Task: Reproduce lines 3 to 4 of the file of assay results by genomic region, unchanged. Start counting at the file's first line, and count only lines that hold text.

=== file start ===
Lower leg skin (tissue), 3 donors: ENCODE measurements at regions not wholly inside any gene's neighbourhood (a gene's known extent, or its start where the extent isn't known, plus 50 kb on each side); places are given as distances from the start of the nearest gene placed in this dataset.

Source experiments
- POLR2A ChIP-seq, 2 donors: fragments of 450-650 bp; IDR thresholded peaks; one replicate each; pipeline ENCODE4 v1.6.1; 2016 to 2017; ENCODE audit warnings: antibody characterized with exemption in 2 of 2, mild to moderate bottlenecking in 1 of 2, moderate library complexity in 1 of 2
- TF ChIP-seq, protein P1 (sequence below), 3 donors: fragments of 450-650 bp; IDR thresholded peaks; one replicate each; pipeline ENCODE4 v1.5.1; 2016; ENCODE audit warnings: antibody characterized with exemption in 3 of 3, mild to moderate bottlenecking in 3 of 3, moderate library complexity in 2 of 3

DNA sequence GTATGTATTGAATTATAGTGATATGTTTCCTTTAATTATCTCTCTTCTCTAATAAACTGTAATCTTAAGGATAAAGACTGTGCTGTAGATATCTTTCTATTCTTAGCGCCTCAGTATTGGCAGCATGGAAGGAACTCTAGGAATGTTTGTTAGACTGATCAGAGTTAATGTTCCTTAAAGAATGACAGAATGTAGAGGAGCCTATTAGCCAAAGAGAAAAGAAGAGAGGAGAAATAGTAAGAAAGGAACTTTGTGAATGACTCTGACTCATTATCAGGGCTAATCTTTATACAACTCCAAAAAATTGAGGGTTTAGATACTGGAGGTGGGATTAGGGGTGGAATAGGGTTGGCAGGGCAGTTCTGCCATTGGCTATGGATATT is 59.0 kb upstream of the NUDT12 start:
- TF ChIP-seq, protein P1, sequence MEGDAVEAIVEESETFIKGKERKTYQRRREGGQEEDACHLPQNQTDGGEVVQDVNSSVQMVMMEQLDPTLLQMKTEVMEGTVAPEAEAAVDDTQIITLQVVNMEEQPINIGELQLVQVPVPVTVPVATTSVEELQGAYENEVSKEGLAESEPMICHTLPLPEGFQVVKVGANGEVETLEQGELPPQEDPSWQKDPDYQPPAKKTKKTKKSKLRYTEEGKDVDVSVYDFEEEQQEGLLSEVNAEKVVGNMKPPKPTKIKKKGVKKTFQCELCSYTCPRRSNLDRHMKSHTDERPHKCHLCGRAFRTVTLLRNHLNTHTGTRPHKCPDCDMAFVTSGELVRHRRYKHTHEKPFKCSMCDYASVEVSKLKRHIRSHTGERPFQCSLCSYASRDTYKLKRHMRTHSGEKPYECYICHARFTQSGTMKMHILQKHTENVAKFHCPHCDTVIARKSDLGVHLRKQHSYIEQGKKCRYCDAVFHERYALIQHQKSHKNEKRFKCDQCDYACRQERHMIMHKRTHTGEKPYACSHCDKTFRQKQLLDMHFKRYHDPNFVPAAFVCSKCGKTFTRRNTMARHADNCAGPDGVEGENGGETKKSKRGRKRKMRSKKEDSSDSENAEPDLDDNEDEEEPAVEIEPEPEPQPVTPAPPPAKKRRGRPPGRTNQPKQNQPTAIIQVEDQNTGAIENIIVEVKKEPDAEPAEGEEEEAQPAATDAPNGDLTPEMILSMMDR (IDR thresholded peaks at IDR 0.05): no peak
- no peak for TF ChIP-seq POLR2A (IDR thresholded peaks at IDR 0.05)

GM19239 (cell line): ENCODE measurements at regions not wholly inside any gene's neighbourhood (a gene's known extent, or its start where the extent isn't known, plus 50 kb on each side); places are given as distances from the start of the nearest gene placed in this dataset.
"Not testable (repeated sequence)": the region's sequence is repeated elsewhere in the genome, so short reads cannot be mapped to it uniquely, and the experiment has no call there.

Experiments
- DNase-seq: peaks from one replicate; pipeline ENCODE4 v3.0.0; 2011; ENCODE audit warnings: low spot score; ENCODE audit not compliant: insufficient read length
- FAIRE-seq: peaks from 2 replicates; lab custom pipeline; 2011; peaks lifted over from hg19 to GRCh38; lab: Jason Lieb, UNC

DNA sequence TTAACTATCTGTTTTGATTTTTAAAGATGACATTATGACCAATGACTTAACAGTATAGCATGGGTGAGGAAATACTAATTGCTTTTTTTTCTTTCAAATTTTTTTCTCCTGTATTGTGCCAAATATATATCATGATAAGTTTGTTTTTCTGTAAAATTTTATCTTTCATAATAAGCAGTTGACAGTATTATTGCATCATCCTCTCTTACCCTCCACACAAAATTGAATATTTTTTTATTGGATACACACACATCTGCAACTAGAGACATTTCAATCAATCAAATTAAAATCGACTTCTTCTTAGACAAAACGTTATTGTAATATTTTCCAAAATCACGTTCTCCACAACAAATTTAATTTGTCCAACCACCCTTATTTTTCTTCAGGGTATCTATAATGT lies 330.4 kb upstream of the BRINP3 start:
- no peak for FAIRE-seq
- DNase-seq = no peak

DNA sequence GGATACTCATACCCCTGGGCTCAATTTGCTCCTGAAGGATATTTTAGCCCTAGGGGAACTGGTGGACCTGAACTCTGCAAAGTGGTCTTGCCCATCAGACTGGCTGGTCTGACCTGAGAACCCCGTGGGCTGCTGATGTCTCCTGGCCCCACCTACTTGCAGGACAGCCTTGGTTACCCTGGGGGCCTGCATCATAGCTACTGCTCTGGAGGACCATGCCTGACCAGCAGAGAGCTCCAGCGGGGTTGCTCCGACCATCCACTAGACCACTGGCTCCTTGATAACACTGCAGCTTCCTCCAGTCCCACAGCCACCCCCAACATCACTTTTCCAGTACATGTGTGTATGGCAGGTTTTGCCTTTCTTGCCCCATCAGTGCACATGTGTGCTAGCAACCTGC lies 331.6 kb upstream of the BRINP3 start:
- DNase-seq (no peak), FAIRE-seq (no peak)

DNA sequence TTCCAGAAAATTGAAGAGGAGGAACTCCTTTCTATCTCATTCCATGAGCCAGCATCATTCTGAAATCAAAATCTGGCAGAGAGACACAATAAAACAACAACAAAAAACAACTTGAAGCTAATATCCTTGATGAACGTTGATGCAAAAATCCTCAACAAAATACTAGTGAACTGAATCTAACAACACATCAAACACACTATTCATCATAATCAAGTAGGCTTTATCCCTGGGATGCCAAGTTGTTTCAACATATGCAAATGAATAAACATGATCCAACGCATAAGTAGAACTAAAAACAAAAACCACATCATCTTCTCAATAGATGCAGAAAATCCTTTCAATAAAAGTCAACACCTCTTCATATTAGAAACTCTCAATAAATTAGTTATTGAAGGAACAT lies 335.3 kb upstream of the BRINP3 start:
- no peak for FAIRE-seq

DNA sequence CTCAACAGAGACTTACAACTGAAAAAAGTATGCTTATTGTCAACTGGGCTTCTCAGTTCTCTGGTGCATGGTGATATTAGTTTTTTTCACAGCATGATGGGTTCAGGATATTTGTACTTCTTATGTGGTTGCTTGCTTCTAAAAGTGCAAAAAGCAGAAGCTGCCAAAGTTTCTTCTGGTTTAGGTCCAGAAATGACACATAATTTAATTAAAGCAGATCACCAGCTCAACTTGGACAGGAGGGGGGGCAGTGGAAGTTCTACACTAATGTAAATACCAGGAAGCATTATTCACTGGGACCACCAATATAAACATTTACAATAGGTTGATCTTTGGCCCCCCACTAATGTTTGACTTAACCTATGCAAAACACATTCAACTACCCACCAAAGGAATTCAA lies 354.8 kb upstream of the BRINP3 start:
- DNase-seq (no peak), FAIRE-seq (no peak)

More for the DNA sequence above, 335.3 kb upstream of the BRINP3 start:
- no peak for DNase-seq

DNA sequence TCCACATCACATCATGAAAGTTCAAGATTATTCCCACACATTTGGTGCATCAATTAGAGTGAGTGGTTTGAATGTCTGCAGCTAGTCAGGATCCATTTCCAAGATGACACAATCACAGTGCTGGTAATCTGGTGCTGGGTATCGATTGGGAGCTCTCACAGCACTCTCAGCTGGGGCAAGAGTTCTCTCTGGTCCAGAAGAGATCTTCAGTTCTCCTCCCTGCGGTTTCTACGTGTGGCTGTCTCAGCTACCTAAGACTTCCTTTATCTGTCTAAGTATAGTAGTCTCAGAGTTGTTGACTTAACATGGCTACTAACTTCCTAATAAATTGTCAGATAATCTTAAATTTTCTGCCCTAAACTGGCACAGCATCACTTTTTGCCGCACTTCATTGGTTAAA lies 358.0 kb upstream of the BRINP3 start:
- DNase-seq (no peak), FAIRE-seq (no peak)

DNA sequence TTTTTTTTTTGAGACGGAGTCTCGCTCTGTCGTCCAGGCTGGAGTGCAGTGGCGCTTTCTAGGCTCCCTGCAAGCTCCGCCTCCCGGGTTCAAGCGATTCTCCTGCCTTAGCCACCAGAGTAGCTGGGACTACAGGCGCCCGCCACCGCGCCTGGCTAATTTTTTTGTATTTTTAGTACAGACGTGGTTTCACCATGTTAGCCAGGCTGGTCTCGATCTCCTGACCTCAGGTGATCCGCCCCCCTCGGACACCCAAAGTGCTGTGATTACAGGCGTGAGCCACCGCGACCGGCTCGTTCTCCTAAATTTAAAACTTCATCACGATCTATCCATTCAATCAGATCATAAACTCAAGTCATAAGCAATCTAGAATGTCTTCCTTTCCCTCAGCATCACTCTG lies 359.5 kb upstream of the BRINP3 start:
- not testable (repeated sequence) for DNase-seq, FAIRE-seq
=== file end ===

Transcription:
- POLR2A ChIP-seq, 2 donors: fragments of 450-650 bp; IDR thresholded peaks; one replicate each; pipeline ENCODE4 v1.6.1; 2016 to 2017; ENCODE audit warnings: antibody characterized with exemption in 2 of 2, mild to moderate bottlenecking in 1 of 2, moderate library complexity in 1 of 2
- TF ChIP-seq, protein P1 (sequence below), 3 donors: fragments of 450-650 bp; IDR thresholded peaks; one replicate each; pipeline ENCODE4 v1.5.1; 2016; ENCODE audit warnings: antibody characterized with exemption in 3 of 3, mild to moderate bottlenecking in 3 of 3, moderate library complexity in 2 of 3